Tortured Sole: Castillo?s prisoner is most alone when he?s with others.
Tortured Sole: Castillo?s prisoner is most alone when he?s with others.

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I spend part of each year in Argentina, and nearly all my friends there have expressed astonishment at the United States’ equanimity about surrendering basic rights and legal protections in the name of security since 9/11. They note that it took a dictatorship to deprive Argentines of those same rights. So when Gala Hispanic Theatre’s press photo for Las Paredes (The Walls), a 1964 drama by Argentina’s foremost absurdist, showed a hooded captive being tormented Abu Ghraibnstyle, I have to say my interest was piqued.

Griselda Gambaro’s works, mirroring the physical and mental abuse suffered by Argentines in a series of military dictatorships through several decades, often deal with oppressors and victims who feel powerless to resist them. The Walls, about a young man who is kidnapped, interrogated, and charged with nonspecific crimes by nameless government factotums, much resembles the “comedy of menace” plays (The Caretaker, The Birthday Party) that Harold Pinter Ôªøwas writing at about the same time. Along with Gambaro’s other plays and novels, nearly all of which deal with the dangers of passivity, The Walls earned its author enormous respect in Latin American literary circles as well as the unwelcome attention of the Argentine authorities. The government’s banning of one of her novels more or less forced her into a three-year exile to Barcelona in the ’70s.ÔªøÔªøÔªø

All of which seems to offer a persuasive argument for the approach taken at Gala by director Gabriel García, who hails from Argentina himself. He turns The Walls’ persecuting bureaucrat (Manuel Cabrera-Santos) and lackey (Cynthia Benjamin) into vaguely military figures and has them employ interrogation techniques resembling those used post-9/11 by U.S. forces overseas. (Benjamin’s buzz cut and khaki garb seem specifically designed to inspire thoughts of Abu Ghraib guard Lynndie England.) And the solid-looking walls of the Spartan room designed by Guillermo de la Torre start to look more and more cell-like as they close in ominously on an anonymous captive (Carlos Castillo). By evening’s end, when those walls are about to crush him, he has been so traumatized he can’t walk through an open door. Instead, he sits motionless, and hooded, a figure from a photograph about to be crushed by history.ÔªøÔªø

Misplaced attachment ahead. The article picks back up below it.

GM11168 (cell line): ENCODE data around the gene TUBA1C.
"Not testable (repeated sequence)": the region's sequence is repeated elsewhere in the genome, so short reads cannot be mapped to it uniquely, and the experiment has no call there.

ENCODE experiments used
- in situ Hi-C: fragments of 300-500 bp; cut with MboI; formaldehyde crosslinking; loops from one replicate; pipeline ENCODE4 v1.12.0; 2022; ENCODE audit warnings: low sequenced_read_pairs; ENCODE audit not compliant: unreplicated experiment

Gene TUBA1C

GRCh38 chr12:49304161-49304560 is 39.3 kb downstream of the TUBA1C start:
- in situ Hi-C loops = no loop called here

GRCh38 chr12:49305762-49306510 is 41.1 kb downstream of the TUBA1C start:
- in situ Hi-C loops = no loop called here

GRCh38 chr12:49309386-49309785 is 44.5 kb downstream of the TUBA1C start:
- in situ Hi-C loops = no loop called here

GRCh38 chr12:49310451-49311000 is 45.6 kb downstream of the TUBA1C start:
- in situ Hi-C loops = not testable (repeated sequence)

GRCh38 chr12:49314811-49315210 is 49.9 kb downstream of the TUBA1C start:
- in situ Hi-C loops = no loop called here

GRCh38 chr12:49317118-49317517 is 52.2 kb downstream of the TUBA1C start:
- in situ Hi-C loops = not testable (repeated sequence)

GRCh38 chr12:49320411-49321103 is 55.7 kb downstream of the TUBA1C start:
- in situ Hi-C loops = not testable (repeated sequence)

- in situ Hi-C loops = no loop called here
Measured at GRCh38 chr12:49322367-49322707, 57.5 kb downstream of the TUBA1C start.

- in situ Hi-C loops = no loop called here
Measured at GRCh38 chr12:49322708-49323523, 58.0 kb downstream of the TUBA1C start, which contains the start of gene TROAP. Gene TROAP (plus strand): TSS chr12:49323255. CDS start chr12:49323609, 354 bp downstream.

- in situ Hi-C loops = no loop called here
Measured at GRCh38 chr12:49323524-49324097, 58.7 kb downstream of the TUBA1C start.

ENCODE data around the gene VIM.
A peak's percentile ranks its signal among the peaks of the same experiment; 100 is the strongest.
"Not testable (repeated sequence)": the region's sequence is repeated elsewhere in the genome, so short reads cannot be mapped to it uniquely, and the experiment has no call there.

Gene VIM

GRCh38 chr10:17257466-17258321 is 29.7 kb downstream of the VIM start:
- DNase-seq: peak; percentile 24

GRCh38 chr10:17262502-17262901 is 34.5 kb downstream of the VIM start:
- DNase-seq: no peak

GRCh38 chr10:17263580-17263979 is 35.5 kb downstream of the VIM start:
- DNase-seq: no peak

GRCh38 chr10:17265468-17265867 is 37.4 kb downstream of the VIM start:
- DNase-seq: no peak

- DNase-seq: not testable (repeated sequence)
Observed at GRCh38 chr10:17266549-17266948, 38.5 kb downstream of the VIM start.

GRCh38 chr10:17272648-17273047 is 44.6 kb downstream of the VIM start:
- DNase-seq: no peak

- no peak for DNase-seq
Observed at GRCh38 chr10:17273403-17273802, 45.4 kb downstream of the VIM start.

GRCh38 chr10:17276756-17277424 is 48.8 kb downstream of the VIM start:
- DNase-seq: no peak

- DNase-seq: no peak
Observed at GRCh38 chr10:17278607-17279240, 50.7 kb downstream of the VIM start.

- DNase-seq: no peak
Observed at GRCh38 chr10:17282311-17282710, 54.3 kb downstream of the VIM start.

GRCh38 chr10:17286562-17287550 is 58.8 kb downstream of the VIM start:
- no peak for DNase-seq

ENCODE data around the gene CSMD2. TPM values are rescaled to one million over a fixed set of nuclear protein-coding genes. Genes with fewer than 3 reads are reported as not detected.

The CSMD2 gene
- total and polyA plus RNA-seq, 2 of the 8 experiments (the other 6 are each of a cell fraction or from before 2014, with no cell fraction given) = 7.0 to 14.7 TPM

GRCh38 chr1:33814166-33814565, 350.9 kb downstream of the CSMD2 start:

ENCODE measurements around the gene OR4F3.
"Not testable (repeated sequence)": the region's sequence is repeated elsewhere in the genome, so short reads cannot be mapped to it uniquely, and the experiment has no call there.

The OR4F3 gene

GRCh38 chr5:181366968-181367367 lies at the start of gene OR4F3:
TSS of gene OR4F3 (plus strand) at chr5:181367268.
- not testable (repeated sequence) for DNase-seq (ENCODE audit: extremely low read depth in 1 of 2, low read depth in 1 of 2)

Parallels notwithstanding, however, Gala’s production doesn’t pack the emotional wallop it should. Partly that’s because Gambaro devotes acres of verbiage and repetition to exploring the sort of situation Pinter always dealt with crisply, and partly it’s because the director belabors points until a situation that would be harrowing at 90 minutes becomes merely exhausting at an hour or so longer.

The performances he elicits from his cast are serviceable if not always subtle—­Cabrera-Santos playing slickly unctuous good cop to Benjamin’s shrill, screeching bad, while Castillo moderates their prisoner’s resistance until it barely registers. And if a balky sliding door (you really want it to slam) and some staging oddities (interrogators typing pointlessly at computers when not tormenting their guest) compromise the evening’s claustrophobia, The Walls still registers as intriguing and ambitious.

Gala rarely tackles contemporary politics, preferring to concentrate on domestic dramas and classics. But the harsh circle of light with which Ayun Fedorcha repeatedly pins the captive to his chair, the far-off screams in David Crandall’s sound design, and the relentless inward sweep of de la Torre’s structured metal walls suggest that the troupe has the ability to bring considerable force to bear on political theater in the right circumstances. Audiences will just have to wait for the right circumstances.